Huygen's principle eases the analysis of many problems in optics. It states:
Every point on a wavefront can be considered as a point wavesources, from which waves spread out as wavelets that move at the same speed as the wavefront. The sum of the displacements of these wavelets at a point is the displacement of the wavefront and the wavefront is a tangent to the wavelets at the point where they meet. As the wavelets move, the sum of their displacements remains is equal to the displacement of the wavefront at each point.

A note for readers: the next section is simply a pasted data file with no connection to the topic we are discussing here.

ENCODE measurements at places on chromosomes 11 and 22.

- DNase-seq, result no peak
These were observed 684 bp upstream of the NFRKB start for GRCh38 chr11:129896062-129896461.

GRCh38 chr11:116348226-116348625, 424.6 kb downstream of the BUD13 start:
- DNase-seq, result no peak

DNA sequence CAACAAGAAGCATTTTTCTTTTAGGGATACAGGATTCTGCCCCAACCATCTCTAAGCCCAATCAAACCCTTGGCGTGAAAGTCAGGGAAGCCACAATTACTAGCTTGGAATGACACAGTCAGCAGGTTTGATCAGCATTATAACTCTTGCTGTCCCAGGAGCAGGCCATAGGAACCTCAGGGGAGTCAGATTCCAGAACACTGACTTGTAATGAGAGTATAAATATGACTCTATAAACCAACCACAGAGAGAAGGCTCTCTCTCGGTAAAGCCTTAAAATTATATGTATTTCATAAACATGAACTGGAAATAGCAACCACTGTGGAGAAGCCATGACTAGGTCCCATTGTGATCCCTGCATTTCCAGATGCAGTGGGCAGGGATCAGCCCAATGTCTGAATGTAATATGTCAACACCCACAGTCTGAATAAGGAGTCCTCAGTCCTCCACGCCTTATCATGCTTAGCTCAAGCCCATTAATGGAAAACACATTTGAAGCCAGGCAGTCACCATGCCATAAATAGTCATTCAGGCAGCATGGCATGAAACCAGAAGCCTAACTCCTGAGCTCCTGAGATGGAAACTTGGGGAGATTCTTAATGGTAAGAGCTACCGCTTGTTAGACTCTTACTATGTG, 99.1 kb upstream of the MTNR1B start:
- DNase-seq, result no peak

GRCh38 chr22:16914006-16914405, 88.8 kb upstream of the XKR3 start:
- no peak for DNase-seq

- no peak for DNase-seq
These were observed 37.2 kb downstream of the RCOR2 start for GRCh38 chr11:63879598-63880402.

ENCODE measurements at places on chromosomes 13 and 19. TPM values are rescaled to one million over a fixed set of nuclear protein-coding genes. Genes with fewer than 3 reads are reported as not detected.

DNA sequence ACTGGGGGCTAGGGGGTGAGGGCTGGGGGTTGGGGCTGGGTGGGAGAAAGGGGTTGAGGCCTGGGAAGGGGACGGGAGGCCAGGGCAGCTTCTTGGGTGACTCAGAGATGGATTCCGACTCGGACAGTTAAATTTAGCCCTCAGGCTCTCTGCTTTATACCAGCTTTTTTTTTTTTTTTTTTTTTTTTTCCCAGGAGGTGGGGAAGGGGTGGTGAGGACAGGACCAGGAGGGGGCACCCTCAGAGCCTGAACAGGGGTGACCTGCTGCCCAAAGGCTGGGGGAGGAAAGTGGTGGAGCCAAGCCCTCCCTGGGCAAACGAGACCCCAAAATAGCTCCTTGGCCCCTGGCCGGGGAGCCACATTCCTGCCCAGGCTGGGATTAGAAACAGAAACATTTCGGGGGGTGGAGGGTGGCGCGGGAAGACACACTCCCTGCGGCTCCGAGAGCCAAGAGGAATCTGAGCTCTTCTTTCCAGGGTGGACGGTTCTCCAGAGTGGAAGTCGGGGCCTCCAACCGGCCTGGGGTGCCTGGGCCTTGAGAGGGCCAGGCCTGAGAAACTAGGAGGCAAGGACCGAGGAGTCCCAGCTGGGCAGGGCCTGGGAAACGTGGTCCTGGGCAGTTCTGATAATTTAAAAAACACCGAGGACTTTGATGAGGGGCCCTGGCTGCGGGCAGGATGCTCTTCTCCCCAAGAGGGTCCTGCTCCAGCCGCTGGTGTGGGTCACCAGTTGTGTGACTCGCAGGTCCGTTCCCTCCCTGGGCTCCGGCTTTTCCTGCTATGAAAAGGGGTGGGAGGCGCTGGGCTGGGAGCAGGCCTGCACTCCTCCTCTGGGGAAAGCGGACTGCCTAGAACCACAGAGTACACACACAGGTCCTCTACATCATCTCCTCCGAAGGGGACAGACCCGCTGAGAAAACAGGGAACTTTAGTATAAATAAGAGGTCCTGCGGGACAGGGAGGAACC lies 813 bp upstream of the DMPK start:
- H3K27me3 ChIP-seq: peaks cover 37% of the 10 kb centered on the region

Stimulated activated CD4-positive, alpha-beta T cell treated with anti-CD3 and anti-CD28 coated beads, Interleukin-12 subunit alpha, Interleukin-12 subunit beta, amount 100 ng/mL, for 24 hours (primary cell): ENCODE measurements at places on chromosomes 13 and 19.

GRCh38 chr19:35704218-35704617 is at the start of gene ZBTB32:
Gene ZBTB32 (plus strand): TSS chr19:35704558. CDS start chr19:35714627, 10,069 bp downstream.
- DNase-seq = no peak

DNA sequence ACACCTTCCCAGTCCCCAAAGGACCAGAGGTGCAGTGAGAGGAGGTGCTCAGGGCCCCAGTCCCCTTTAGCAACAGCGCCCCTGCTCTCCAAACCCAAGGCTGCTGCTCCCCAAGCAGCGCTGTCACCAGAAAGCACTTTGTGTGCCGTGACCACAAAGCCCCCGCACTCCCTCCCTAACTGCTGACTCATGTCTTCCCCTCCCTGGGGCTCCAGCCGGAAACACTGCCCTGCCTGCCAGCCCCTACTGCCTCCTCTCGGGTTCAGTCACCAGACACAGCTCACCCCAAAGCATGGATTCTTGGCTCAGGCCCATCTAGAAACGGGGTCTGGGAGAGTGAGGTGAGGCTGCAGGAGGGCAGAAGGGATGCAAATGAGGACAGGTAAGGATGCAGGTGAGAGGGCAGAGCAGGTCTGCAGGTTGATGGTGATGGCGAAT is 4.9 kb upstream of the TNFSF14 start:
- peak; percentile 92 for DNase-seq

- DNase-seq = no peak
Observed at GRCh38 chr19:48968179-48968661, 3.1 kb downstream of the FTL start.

Huygen's principle can be used to deduce that laws of reflection and refraction, and explains the shape of waves that are diffracted as they pass through an opening or around an obstacle. Points that give ris to the wavelets are truncated at the edges of the opening below, while those wavelets at the edge spread out as they pass through the opening, and those in the centre of the wavefront act as they would had no gap been there.